I used to drive my car at speed, and when I took my foot off the accelerator, water would spew out the radiator. Simply, the flow of water was too great to the top of the radiator, it didn’t “shut off” when the engine went to lower revs, the momentum of the water flow didn’t stop and the water pump just pumped too much water.

    I took a freeze plug that fits the top radiator hose, drilled a 5/8 inch hole in it, and inserted it right at the top of the hose. Problem solved. Engine heats up to operating temperature quickly, no water overflow if decelerating, and car runs cool.

    I prefer this method to an inline thermostat in a car that wasn’t designed for same (i.e. no bypass).


    Pierce understood the need for a coolant bypass to allow some circulation during warm up. Pictured here is a very rare original equipment Series 80 thermostat. It is made of cast brass, and it’s shape dictated the shape of the lower end of the water outlet neck.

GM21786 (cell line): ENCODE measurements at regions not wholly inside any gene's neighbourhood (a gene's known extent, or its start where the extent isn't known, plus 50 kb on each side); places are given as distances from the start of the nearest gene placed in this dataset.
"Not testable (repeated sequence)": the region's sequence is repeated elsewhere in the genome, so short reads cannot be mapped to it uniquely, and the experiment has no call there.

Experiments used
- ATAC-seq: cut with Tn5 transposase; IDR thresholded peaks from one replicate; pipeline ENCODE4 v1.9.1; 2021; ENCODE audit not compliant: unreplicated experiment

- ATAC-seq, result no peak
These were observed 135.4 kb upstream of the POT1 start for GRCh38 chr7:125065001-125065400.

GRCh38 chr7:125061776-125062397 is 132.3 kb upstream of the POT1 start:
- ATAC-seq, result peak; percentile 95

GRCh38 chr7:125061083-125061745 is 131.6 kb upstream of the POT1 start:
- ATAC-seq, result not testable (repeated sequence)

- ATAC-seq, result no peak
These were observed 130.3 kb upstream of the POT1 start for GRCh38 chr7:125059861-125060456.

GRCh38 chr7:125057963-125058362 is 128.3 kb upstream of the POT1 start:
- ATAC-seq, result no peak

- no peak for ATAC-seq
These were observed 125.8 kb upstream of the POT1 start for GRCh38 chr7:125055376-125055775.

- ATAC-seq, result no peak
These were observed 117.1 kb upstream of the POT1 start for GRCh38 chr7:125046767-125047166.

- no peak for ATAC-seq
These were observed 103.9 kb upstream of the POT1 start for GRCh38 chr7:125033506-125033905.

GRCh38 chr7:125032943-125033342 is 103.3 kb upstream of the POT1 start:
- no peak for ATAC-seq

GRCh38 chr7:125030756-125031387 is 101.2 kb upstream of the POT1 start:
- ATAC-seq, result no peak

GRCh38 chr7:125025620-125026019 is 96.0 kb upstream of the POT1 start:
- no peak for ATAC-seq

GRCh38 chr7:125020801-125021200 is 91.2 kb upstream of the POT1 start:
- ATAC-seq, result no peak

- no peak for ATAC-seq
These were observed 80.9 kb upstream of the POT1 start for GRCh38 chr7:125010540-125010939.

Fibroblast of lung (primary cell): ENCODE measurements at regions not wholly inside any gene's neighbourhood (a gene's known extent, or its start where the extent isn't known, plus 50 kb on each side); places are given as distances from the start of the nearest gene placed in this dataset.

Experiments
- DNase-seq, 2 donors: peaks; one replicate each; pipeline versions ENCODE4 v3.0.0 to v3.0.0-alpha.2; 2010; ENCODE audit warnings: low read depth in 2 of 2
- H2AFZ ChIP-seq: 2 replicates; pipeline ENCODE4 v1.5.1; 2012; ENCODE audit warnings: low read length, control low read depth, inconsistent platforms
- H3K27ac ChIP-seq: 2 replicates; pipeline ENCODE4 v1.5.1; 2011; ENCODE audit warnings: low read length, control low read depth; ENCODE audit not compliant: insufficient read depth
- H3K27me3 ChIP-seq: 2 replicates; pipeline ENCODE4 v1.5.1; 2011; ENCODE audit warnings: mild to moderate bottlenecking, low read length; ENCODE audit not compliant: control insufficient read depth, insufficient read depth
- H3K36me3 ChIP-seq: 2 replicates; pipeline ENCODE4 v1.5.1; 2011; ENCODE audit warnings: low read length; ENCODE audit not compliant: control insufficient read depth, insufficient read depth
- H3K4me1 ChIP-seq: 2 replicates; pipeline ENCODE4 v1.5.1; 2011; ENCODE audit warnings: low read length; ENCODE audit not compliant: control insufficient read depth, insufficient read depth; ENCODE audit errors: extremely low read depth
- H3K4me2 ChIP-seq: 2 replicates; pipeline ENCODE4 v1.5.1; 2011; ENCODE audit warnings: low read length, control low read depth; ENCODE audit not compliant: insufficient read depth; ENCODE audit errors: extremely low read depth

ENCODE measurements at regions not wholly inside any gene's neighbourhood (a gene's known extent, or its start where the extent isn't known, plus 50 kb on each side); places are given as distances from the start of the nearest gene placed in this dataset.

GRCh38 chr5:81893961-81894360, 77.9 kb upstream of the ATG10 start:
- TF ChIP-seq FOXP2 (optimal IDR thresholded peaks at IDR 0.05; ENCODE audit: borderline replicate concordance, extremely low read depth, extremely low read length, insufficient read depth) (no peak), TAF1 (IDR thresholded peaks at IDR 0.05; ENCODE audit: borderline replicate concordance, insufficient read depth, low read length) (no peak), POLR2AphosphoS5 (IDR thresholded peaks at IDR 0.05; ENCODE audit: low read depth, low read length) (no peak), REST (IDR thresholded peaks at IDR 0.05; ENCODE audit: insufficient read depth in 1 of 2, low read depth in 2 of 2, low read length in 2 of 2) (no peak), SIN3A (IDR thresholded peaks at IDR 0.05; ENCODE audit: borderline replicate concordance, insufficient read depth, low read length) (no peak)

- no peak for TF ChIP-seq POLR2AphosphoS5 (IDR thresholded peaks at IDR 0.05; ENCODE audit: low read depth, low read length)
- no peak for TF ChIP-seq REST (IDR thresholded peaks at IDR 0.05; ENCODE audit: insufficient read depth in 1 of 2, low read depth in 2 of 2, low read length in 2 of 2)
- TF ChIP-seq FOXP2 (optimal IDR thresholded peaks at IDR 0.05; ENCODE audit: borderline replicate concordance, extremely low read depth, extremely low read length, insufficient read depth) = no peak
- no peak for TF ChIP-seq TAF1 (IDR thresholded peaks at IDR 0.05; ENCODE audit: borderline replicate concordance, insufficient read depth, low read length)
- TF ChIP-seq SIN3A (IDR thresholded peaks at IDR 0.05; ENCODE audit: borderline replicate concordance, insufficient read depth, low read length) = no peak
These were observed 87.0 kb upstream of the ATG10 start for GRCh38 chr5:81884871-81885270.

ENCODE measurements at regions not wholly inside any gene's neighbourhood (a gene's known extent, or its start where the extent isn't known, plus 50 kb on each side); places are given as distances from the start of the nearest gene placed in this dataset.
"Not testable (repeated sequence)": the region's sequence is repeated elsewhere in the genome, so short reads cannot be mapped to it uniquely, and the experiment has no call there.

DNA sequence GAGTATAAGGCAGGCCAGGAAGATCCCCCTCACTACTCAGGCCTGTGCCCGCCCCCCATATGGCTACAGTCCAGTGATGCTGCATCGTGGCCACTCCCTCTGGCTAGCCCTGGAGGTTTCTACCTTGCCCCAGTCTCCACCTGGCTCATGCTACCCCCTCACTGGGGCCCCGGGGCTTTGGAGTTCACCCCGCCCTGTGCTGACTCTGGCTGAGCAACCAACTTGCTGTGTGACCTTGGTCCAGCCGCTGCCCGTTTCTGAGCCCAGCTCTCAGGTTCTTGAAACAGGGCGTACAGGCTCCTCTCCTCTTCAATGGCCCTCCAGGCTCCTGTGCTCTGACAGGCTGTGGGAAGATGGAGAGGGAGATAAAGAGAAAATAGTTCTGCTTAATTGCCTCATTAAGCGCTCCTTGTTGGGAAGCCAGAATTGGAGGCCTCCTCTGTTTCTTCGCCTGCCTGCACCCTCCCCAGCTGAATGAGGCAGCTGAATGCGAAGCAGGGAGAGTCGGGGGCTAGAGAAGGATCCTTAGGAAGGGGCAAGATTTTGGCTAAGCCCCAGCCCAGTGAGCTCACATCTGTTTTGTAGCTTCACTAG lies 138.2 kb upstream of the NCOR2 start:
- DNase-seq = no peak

The thermostat is just short enough to not touch the inside of the cylinder head.

    Please note the 1/8″ diameter hole in the casting just above the large squared-off ring around the middle.

    There is a matching 1/8″” hole in the other side of the thermostat housing.

    Greg Long”


    Another view of the water-outlet neck with the thermostat seated inside. Even with rather extensive corrosion in the aluminum water neck, the thermostat is a pretty good fit in the recess.

    BTW: If anyone is planning on removing and replacing the water neck on a Series 80/81, you must NOT use any form of thick, soft gasket between the water neck and the cylinder head. The two studs that locate and hold the water neck in place are also head studs, holding the cylinder head tight to the cylinder block and clamping the head gasket. The torque on the 7/16″-20 studs is 45-50ftlb.

    If a thick gasket is used under the water neck and thermostat, when the head studs are tightened, the gasket will crush very easily directly under the studs, but won’t crush very much around the rest of the gasket surface. The result is the two ears under the head nuts and washers bend down, and crack the water neck base. This is why so many water necks have been welded or replaced with a non-original neck.